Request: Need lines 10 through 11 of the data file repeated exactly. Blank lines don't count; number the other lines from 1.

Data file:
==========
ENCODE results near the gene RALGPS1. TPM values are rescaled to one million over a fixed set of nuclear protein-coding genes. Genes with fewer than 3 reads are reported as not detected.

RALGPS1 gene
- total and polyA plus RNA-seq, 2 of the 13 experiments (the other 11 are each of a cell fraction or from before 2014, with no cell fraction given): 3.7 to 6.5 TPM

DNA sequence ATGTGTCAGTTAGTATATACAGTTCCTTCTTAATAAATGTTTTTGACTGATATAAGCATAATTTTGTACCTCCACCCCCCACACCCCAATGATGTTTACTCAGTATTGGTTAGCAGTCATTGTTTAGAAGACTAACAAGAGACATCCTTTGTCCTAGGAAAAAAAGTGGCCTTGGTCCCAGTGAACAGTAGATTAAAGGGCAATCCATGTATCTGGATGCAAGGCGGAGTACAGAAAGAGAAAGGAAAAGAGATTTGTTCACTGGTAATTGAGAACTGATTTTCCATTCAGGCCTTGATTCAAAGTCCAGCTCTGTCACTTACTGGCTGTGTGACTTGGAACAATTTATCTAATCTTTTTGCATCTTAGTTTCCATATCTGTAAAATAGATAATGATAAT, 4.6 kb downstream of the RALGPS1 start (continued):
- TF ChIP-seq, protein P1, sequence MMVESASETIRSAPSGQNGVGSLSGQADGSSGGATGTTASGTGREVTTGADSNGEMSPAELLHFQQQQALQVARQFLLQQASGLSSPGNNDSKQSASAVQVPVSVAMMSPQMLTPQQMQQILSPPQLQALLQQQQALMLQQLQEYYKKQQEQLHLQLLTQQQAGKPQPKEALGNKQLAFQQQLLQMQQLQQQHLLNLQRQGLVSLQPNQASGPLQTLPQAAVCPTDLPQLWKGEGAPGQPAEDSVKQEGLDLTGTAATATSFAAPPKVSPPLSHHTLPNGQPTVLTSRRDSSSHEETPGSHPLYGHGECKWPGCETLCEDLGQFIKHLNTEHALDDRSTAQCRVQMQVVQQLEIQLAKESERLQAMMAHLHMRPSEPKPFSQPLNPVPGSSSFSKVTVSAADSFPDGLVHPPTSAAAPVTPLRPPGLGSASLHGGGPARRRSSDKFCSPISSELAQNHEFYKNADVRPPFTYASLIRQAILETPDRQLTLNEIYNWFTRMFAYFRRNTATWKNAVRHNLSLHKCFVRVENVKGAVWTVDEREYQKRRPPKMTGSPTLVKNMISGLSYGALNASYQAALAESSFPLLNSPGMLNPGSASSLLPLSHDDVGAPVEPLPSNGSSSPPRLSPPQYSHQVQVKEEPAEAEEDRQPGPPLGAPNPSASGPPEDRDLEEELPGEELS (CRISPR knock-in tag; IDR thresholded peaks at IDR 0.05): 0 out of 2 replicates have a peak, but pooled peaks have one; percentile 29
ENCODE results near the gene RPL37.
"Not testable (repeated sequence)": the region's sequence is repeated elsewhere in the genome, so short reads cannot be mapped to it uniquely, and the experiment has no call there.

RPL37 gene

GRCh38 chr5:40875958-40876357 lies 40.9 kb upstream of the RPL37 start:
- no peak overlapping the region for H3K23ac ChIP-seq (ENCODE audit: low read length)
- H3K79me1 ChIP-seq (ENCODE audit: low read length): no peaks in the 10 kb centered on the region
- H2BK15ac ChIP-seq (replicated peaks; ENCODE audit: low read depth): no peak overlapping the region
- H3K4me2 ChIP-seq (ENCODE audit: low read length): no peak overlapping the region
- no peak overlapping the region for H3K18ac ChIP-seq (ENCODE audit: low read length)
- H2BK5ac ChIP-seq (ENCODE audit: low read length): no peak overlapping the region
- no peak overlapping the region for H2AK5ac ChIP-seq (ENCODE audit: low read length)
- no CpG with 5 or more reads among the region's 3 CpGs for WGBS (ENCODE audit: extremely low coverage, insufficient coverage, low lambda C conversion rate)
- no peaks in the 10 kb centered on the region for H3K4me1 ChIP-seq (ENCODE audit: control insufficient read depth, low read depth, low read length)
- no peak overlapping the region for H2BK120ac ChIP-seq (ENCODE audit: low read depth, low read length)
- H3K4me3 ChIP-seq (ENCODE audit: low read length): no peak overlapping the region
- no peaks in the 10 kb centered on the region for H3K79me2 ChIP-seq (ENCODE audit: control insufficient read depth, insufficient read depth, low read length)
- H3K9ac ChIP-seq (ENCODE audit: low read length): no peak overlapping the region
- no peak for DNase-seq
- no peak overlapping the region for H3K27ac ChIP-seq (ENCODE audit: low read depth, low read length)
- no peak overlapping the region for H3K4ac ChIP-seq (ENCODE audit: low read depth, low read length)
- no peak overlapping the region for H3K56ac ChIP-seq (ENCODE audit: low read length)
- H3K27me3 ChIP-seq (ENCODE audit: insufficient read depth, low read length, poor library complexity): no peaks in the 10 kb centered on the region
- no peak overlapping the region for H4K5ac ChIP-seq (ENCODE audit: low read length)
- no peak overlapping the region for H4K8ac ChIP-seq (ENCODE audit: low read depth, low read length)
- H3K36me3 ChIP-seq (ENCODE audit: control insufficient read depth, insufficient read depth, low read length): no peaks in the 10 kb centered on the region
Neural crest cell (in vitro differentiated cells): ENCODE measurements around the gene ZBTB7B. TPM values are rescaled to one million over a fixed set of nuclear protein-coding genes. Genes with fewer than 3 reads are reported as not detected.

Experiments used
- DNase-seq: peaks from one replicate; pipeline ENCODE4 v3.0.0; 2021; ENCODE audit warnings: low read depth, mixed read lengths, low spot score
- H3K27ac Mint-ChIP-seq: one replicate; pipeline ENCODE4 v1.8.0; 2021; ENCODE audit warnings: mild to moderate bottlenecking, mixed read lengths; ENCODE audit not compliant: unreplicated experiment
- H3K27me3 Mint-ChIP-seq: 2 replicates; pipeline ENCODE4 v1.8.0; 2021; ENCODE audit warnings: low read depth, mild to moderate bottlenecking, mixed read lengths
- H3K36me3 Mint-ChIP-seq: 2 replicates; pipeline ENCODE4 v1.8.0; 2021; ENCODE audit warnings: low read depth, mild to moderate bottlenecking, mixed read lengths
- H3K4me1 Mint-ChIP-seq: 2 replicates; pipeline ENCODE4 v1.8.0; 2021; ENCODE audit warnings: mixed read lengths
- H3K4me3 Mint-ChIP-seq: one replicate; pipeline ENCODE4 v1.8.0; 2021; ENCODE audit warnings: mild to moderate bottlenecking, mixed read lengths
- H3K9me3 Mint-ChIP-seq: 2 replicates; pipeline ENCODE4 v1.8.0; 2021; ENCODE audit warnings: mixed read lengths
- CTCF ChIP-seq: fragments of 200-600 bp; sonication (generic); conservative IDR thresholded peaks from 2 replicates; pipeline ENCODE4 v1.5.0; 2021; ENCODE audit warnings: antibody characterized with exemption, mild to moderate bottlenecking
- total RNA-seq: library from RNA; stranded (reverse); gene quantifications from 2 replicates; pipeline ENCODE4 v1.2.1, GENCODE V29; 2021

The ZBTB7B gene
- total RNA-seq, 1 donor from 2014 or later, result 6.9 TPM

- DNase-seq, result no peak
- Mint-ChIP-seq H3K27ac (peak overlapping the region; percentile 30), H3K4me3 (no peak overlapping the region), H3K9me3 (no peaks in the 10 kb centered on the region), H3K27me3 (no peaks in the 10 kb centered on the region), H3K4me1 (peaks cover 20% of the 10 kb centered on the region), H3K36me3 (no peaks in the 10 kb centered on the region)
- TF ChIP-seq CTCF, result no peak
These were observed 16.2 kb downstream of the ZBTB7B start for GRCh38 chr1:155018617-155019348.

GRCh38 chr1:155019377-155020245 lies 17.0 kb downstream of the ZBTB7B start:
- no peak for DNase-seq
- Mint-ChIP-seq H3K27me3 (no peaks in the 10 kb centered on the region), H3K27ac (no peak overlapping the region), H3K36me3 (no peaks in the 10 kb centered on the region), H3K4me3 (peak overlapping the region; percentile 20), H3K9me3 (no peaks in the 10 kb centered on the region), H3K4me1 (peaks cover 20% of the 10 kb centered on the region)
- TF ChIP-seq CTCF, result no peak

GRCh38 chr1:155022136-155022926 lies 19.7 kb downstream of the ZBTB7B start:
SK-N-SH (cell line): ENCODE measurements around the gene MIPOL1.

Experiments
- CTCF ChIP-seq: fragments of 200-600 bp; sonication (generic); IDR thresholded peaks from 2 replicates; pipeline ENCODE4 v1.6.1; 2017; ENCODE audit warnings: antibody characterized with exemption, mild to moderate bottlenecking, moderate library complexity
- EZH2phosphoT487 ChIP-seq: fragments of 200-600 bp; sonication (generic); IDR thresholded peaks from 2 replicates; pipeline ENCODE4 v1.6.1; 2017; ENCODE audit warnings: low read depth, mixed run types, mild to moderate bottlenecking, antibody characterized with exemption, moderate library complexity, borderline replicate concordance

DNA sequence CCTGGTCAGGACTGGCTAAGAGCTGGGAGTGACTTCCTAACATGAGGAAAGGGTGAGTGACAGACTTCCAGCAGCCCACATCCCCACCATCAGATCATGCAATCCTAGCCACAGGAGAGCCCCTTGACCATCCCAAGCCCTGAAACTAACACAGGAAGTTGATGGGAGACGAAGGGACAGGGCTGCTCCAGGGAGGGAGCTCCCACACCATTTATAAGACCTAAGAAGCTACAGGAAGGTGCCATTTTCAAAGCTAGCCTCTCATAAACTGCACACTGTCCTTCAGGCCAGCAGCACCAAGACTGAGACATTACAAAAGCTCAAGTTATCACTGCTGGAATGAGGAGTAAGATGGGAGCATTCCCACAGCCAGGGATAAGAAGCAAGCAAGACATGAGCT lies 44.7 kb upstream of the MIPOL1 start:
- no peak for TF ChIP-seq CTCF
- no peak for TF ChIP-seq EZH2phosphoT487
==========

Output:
- no peak overlapping the region for H3K23ac ChIP-seq (ENCODE audit: low read length)
- H3K79me1 ChIP-seq (ENCODE audit: low read length): no peaks in the 10 kb centered on the region